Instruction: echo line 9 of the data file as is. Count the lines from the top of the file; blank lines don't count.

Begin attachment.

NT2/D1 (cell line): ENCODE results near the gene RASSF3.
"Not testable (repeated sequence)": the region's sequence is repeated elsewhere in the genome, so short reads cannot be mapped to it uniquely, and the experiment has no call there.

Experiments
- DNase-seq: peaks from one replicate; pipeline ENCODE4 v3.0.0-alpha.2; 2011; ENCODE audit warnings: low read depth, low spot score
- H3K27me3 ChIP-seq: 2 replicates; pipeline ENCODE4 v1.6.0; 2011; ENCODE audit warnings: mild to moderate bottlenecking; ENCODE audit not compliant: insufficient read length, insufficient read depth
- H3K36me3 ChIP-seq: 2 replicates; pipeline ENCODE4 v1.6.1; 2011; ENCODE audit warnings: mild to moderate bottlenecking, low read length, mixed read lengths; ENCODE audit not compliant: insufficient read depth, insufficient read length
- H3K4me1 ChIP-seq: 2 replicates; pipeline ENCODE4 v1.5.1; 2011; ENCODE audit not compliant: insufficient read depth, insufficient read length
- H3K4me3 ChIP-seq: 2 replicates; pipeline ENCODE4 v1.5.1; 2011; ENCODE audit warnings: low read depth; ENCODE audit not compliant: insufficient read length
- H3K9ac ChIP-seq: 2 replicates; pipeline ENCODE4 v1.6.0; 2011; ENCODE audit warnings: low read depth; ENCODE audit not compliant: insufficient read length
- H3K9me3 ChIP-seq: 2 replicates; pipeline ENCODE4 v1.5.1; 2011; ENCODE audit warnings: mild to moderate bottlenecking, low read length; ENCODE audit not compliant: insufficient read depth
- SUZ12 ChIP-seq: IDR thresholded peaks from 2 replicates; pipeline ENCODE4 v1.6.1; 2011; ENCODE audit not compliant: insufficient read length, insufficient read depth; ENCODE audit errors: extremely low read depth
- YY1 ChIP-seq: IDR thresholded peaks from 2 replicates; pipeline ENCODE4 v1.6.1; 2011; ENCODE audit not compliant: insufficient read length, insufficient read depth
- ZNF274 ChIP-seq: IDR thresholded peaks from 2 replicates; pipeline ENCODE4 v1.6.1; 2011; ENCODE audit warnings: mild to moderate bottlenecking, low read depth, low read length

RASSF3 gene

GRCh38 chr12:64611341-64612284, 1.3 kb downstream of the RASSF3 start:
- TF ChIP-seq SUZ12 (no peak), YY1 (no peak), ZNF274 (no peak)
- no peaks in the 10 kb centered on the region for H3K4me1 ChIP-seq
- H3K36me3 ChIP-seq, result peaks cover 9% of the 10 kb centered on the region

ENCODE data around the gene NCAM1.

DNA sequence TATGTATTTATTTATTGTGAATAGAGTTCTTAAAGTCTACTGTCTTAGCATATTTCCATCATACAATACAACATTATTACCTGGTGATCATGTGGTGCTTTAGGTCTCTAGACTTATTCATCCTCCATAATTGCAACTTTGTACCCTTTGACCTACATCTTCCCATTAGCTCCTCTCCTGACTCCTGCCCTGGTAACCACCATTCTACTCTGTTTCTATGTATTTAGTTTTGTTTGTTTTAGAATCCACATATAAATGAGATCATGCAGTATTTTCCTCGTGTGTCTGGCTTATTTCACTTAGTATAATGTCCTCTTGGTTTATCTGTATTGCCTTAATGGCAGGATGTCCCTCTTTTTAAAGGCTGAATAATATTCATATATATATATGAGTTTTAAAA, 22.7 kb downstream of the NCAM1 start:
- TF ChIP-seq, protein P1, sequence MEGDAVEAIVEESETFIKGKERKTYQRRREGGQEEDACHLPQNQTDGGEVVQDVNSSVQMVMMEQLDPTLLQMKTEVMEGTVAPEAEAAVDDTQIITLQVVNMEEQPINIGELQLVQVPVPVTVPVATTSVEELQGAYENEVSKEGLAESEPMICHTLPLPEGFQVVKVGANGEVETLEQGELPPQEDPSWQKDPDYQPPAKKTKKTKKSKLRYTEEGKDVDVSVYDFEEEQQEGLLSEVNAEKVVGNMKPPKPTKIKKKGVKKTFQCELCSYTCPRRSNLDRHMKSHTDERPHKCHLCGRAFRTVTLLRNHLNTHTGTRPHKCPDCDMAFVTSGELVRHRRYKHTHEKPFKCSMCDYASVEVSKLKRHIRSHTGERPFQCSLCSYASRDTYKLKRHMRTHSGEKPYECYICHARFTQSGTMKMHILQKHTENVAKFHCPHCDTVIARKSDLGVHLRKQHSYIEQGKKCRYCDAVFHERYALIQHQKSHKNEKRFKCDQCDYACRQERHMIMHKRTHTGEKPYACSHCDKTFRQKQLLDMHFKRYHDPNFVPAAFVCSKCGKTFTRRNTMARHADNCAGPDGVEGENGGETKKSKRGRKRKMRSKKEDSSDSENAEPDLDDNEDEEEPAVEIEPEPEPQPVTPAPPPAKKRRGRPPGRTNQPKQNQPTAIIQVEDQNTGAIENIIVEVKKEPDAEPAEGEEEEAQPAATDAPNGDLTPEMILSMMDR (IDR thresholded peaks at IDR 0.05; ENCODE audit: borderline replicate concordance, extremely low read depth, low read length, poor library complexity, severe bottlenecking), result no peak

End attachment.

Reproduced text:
- H3K9ac ChIP-seq: 2 replicates; pipeline ENCODE4 v1.6.0; 2011; ENCODE audit warnings: low read depth; ENCODE audit not compliant: insufficient read length